A global repudiation of the establishment has brought populist leaders to power in the United States and Europe, and conservative ones to several countries in Latin America, including Colombia after an election last month.

“The recent elections in Latin America have exhibited the same demand for change,” said Laura Chinchilla, the former president of Costa Rica. “The results are not endorsements of ideologies, but rather demands for change, a fatigue felt by people waiting for answers that simply have not arrived.”

His populism is being compared to that of Donald Trump but his politics are clearly not Trumpian. How he handles the first meeting with Trump and the border crisis will be interesting.

53 comments on “Mexico turns left ”

  1. adam 1

    Left populism, and an electoral smashing of the right.

    Who would have guessed that, oh wait – quite a few people on the standard have been saying that for a quite while.

    Well done Andrés Manuel López Obrador, you ripper!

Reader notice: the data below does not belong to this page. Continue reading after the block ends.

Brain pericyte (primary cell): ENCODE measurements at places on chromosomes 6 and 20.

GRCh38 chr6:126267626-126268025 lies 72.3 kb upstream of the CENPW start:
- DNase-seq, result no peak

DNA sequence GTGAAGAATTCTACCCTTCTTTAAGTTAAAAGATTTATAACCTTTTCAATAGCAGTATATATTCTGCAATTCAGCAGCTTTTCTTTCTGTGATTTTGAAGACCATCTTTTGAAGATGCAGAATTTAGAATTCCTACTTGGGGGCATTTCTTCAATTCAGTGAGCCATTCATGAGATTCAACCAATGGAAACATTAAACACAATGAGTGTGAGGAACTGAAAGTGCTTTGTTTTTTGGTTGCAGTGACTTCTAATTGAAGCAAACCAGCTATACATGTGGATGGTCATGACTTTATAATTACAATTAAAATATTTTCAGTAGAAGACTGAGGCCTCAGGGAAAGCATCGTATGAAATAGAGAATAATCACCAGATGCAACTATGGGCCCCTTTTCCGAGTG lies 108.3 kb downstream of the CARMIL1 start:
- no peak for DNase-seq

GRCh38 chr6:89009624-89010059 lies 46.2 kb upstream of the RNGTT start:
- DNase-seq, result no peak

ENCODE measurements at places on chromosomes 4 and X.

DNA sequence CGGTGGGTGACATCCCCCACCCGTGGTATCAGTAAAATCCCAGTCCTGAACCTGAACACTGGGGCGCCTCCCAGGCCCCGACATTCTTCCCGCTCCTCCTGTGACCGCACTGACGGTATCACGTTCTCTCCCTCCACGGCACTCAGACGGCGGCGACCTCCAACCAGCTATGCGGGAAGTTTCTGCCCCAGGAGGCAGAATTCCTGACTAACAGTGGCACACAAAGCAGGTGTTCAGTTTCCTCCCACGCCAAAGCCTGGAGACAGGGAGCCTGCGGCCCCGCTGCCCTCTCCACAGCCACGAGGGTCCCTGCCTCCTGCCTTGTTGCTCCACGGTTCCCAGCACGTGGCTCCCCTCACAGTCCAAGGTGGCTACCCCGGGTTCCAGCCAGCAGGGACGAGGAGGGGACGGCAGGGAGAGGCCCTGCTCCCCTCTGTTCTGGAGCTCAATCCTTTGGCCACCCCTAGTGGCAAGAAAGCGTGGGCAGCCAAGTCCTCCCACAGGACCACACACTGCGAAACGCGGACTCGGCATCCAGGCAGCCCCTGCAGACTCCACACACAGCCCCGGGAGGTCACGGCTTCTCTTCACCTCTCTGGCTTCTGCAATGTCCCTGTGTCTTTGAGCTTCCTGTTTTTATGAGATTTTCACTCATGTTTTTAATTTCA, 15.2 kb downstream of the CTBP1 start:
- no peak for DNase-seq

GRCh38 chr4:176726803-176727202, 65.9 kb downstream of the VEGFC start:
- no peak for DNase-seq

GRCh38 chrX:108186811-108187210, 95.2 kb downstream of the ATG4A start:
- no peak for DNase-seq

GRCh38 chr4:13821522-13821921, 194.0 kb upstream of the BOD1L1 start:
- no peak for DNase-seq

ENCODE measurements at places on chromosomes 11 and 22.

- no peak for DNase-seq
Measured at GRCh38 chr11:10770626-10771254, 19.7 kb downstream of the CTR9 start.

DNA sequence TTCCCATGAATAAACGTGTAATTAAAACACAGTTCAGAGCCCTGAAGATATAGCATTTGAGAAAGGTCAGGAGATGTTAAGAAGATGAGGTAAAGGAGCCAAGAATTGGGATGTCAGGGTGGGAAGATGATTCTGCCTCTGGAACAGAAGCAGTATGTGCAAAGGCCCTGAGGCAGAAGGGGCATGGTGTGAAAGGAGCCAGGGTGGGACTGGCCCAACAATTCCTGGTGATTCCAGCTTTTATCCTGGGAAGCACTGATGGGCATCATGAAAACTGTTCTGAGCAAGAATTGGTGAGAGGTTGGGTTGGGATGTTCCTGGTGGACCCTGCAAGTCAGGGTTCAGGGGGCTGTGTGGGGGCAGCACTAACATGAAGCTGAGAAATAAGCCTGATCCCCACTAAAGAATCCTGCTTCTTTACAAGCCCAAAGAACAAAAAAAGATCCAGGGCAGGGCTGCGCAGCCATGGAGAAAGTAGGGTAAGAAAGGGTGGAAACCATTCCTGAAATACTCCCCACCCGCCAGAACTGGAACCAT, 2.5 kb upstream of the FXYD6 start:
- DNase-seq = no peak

2. Bewildered 2

    Let’s wait before we throw out the champagne Mickey. Leftwing populist don’t really have a great record in South America, likewise Mexico has little room for error, I suspect this will all end in tears, researching this guy he does appear to be very ignorant or niave at best

    • marty mars 2.1

      Yep gotta be one of the toughest gigs going in that country – i suspect ‘labels’ get adjusted as and when necessary. I hope he can deliver what the people are asking for – they need change and they need it yesterday.

    • Siobhan 2.2

      America has quite a solid record of spitting the dummy anytime a Leftist gets in anywhere….i’m sure the CIA are putting on their thinking caps as we speak..failing that some long term economic sanctions..and an offer of help to the poor old Right Wingers

  3. Bill 3

    I saw this election being reported in “The Guardian” yesterday and thought about doing a post on it. But I hesitated because…